Patients with LVNC that develop systolic or diastolic heart failure should be managed according to the guidelines in use22,23. The beneficial effects of the β-blocker carvedilol on left ventricular function, mass, and neurohormonal dysfunction in an infant with LVNC have been described24. When heart failure is progressive, despite maximum medical therapy, device therapy should be considered. Cardiac transplantation has been used for those with refractory congestive heart failure.
Patients with LVNC should be closely evaluated for ventricular arrhythmias. Because of the frequency of ventricular tachycardia and significant risk of sudden cardiac death and systemic embolism, assessment for atrial and ventricular arrhythmias by ambulatory ECG monitoring should be performed annually. Patients with LVNC and sustained ventricular tachycardia or ventricular fibrillation require implantable cardioverter-defibrillator implant. Radiofrequency ablation also may be a consideration. Prophylactic implantable cardioverter-defibrillator implant in the absence of documented hemodynamically significant ventricular tachycardia is currently not recommended25.
Prevention of embolic complications is an important management goal and remains a matter of debate in these patients. The incidence of thromboembolic complications ranges from 5% to 38%26. Because deep intertrabecular recesses with sluggish blood flow aggravate the risk of thrombus formation, it is recommended oral anticoagulation (target INR 2.0–3.0) in patients with impaired systolic function (LV ejection fraction ≤40%), previous history of trombembolism, transient ischemic attack, being aware of the absence of any robust data to support this approach3. Anticoagulation therapy, however, must be targeted to the individual patient after careful assessment of the benefit and risks.
There have been used some metabolic cocktails, with somewhat good result in children: B1 and B12 vitamin, Q10 coenzyme and carnitine. This results are explained by the high frequency of the mitochondrial abnormalities in patients with LVNC.
There are no guidelines for exercise prescriptions or restrictions for LVNC in the literature. Even in the most recent review of this subject by Oechslin and Jenni in 2011, no mention is made of the advisability of exercise restriction or prescription. This is a large gap in clinical practice that needs attention through further systematic evaluation of these patients to understand the risk exercise poses to this subset of patients3.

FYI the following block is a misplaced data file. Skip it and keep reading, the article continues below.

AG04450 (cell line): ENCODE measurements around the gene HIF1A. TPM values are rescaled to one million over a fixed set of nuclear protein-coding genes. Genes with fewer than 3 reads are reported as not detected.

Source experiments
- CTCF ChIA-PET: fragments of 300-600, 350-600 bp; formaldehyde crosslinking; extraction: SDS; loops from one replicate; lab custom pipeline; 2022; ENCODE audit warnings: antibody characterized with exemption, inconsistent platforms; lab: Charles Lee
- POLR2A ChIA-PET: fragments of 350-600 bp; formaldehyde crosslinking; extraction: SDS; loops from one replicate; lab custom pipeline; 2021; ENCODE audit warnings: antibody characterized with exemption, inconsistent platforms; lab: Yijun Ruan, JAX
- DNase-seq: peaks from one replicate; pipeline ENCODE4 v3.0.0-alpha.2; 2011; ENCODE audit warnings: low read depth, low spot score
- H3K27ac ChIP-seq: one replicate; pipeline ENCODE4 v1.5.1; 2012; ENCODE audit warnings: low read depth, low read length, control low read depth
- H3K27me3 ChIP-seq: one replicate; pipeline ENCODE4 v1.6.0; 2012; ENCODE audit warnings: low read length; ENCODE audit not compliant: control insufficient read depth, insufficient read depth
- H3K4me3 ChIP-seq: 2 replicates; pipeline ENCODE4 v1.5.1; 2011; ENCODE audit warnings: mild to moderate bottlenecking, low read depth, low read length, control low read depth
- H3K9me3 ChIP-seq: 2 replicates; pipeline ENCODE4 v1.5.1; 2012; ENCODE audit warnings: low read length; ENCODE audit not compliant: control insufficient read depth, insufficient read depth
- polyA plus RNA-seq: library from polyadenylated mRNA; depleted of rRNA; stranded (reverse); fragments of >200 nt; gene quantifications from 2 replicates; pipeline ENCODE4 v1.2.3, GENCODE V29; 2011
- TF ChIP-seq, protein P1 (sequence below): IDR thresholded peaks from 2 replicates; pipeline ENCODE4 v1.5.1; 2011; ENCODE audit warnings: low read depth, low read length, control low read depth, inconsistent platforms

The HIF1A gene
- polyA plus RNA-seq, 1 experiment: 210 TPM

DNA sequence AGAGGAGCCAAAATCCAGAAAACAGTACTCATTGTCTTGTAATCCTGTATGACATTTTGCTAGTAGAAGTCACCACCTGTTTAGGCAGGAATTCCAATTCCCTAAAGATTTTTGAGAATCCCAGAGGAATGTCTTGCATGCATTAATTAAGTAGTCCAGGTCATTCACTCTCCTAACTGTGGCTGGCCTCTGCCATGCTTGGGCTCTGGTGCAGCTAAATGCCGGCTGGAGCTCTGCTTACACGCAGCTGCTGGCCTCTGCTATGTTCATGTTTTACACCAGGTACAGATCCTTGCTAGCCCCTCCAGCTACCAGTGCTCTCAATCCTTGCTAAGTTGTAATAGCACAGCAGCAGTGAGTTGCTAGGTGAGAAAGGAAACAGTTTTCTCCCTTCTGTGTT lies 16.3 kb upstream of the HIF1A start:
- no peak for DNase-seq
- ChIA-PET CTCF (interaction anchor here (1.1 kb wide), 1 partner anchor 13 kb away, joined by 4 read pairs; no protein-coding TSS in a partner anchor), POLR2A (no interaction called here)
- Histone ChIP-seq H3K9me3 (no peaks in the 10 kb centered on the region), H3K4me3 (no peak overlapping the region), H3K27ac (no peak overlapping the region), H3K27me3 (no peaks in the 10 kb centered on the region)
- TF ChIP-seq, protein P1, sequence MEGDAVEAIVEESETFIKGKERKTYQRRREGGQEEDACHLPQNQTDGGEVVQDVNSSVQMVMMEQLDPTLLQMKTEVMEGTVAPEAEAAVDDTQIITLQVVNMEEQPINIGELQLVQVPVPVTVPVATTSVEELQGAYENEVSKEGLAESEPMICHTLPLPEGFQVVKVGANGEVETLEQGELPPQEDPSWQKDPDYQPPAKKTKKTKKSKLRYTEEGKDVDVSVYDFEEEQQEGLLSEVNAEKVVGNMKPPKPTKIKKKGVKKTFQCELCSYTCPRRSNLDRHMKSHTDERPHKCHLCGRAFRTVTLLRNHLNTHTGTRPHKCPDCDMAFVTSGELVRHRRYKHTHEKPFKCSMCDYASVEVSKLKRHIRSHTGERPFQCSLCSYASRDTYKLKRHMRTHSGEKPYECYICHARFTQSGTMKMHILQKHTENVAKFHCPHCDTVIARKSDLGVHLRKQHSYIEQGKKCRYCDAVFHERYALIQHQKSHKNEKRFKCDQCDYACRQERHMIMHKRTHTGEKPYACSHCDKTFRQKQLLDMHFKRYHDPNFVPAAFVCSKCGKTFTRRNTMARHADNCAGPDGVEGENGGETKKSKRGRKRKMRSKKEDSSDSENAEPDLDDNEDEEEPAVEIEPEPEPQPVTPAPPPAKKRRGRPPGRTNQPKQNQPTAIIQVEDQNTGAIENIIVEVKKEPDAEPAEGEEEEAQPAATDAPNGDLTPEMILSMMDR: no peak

It is reasonable to reevaluate the patients biannually. The patients must be put on a waiting list for heart trans­plantation, especially symptomatic patients. We should not forget the screening of relatives.


Knowledge and understanding about aetiology, embryogenesis of the myocardium, genetic background, diagnosis and outcome of LVNC have steadily improved. Non-compaction of the left ventricular myocardium is within a diverse spectrum of myocardial morphologies/ cardiomyopathies triggered by gene defects/mutations: the causal role of LVNC in the pathogenesis of a distinct cardiomyopathy is questionable.
LVNC results from an arrest of normal ventricular myocardial maturation by heretofore unknown molecular mechanisms. The resulting bilayered ventricular myocardium is prone to LV diastolic and systolic dysfunction, HF, arrhythmias, and thromboembolic complications.
Echocardiography is the current gold standard for diagnosis of this entity. Echocardiographers and clinicians have to be cautioned not to overdiagnose LVNC. Newer imaging approaches and technologies may continue to redefine diagnostic criteria for this unusual and distinct cardiomyopathy.
There is no therapy specific for patients with LVNC. The treatment focuses on the complications of the disease.

Conflict of interests: The authors declare that no conflict of interest exists.